Setting the scene in a panel moderated by Tollulah Oni, Clinical Senior Research Associate MRC Epidemiology Unit, University of Cambridge, experts on mental health Karen Obrecht, Psychiatrist at New South Wales hospital, Sydney, and on public space Ethan Kent, Placemaking X, addressed the surge in mental health issues throughout the pandemic, calling it a “tsunami of mental illness”, and warning about how it is disproportionately affecting the youth in deprived urban environments. They also addressed the importance of interaction and of building community through public space making activities as an antidote to mental health disorders.

The interactive consultation that followed these complementary keynotes was presented by Puvendra Akkiah, IDP coordinator in Durban and coordinator of the UCG Strategic Urban Planning Committee, who reminded the importance of public space in the work done by the Committee, UN-Habitat and Metropolis over the last year, confirming public space as a a critical lever of change in policy making. Facing the pandemic, this session may guide us to opportunities of action.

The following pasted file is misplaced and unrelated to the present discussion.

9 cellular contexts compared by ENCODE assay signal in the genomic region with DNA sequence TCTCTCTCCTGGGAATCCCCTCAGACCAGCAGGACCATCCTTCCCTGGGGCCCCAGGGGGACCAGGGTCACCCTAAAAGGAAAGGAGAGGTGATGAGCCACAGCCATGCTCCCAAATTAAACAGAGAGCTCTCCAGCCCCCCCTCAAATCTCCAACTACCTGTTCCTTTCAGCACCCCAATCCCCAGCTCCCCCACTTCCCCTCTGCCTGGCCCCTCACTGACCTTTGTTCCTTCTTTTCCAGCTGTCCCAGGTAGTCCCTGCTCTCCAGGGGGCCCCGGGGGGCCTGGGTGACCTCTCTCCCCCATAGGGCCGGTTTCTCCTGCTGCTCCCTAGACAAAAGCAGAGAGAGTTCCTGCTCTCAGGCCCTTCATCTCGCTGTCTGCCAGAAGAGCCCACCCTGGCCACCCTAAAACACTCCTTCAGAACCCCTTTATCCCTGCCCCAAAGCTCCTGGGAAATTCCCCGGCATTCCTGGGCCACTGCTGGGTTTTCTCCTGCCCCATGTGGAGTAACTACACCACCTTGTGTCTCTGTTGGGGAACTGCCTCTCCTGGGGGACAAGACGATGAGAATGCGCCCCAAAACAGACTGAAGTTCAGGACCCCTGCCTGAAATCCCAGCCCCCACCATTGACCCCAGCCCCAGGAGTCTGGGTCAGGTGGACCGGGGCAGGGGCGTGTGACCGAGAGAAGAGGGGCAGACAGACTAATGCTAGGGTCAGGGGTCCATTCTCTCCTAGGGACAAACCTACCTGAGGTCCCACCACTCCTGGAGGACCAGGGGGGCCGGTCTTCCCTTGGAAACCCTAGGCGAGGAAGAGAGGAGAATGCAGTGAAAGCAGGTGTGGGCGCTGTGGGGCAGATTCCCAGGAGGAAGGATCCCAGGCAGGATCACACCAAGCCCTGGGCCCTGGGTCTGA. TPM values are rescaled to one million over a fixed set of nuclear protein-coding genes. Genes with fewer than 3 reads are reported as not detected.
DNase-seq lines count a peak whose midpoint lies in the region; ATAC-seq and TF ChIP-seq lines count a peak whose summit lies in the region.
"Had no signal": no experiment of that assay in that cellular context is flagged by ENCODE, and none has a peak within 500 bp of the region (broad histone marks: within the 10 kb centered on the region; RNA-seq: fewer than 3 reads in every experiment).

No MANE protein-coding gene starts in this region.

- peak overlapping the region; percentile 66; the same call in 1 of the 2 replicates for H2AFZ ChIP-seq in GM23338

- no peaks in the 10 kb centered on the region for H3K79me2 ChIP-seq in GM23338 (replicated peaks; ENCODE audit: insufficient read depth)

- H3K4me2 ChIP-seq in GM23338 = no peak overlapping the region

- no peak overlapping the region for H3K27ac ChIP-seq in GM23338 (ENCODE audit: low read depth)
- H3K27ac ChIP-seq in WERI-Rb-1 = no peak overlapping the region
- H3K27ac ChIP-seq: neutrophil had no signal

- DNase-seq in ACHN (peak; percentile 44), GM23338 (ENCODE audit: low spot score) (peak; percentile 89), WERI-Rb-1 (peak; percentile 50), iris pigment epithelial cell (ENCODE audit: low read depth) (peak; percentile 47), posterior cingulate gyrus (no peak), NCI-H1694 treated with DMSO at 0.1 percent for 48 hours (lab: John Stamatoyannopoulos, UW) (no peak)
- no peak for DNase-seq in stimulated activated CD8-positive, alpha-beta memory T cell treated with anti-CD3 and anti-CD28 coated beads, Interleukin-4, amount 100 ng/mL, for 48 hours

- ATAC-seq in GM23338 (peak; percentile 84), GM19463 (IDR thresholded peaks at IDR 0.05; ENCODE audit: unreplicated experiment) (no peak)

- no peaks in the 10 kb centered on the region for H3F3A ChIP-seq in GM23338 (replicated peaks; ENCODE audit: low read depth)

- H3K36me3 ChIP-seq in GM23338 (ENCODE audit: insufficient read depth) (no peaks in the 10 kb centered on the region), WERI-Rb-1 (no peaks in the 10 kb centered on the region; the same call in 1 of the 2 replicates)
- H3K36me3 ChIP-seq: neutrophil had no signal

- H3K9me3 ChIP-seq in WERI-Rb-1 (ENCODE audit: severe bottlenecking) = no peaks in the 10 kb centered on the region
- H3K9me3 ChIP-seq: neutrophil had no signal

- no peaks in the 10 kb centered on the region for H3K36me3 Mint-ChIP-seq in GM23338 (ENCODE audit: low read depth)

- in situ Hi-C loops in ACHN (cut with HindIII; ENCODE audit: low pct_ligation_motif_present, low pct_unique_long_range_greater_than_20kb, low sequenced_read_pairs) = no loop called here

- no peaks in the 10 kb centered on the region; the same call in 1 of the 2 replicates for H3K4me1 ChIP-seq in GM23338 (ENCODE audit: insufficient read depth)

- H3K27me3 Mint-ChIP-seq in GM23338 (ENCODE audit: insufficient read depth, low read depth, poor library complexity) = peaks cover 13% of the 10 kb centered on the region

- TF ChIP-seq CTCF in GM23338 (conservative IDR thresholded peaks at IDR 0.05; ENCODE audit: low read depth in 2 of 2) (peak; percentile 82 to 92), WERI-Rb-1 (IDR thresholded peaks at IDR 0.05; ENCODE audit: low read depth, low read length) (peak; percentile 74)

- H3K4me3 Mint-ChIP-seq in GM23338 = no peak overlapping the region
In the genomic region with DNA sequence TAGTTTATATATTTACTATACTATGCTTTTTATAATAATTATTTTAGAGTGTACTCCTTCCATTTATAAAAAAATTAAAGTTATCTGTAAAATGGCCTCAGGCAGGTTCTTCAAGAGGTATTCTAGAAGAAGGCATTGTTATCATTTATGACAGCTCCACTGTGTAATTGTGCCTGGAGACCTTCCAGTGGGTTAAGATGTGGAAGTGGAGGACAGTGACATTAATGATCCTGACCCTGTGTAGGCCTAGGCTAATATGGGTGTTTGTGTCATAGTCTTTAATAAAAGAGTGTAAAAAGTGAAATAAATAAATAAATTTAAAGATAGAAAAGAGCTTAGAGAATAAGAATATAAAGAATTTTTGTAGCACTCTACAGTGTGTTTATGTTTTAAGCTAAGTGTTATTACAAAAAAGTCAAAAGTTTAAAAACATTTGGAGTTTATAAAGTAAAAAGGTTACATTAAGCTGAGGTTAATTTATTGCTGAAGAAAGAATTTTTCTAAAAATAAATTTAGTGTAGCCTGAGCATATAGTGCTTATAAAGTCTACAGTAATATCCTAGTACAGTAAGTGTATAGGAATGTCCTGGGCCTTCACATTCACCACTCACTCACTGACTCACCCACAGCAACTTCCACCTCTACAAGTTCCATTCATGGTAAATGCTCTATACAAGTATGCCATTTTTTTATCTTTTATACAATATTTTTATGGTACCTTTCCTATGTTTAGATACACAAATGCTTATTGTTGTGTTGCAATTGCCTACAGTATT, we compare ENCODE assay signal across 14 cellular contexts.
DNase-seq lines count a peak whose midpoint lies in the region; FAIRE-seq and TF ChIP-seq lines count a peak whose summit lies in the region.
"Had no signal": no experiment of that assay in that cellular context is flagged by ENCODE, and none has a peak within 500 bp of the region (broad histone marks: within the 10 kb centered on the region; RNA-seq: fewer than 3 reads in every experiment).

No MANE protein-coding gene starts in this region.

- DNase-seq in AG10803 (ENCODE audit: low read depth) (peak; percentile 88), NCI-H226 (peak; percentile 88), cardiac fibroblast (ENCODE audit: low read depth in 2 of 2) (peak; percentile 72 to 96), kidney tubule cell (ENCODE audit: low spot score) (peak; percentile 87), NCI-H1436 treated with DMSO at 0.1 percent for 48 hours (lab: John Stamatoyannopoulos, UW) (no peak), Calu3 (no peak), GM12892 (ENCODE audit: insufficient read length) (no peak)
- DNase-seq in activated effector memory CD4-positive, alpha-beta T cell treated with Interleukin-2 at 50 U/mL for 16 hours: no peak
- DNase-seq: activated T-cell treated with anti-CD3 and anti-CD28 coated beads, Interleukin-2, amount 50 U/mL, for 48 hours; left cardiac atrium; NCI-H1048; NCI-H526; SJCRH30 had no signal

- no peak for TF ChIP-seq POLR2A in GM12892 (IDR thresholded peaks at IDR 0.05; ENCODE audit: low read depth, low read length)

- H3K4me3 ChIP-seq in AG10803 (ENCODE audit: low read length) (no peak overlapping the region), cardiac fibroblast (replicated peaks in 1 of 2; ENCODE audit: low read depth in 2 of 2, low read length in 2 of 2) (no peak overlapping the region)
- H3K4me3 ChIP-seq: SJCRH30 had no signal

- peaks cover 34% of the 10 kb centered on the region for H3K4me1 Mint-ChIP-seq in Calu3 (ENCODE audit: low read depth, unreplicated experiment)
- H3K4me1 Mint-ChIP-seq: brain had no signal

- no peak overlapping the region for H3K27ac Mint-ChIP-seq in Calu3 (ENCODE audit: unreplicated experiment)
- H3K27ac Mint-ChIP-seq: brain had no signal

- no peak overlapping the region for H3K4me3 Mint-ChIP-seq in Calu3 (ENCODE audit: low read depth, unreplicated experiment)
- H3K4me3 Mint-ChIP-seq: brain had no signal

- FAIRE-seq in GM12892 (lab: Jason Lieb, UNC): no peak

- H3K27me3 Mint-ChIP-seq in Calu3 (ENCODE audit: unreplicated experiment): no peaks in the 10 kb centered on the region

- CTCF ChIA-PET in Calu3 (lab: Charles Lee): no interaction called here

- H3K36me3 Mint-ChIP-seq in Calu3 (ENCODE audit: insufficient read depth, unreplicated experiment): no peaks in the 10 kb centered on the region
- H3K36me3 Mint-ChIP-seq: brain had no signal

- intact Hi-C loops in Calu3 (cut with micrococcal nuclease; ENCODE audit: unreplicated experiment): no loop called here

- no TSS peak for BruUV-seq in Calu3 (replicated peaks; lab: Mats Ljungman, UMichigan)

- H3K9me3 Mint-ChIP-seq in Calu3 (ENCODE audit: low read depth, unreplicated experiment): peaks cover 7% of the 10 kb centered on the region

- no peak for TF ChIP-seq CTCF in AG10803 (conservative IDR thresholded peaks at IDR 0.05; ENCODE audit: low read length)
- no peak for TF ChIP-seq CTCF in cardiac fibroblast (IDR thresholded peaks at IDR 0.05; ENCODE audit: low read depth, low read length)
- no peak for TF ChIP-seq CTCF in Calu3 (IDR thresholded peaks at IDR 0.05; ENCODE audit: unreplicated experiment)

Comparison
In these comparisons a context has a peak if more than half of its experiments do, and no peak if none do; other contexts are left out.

Throughout the consultation, participants addressed how local and regional governments could support mental health in their populations by enhancing basic services and facilitate access to green spaces, and also rated what they saw as the main function of public space during the crisis: a space for socialization, leisure, and relaxation to disconnect from the reality of the outbreak rating much higher than the environmental function. 

The city panel was introduced and moderated by Jorge Giorno, head of the city strategy office in  Buenos Aires, and  co - president of the committee of strategic planning. He reminded the power of networking  that helps session like this to be immediate , practical and consistent in policy, and in practice.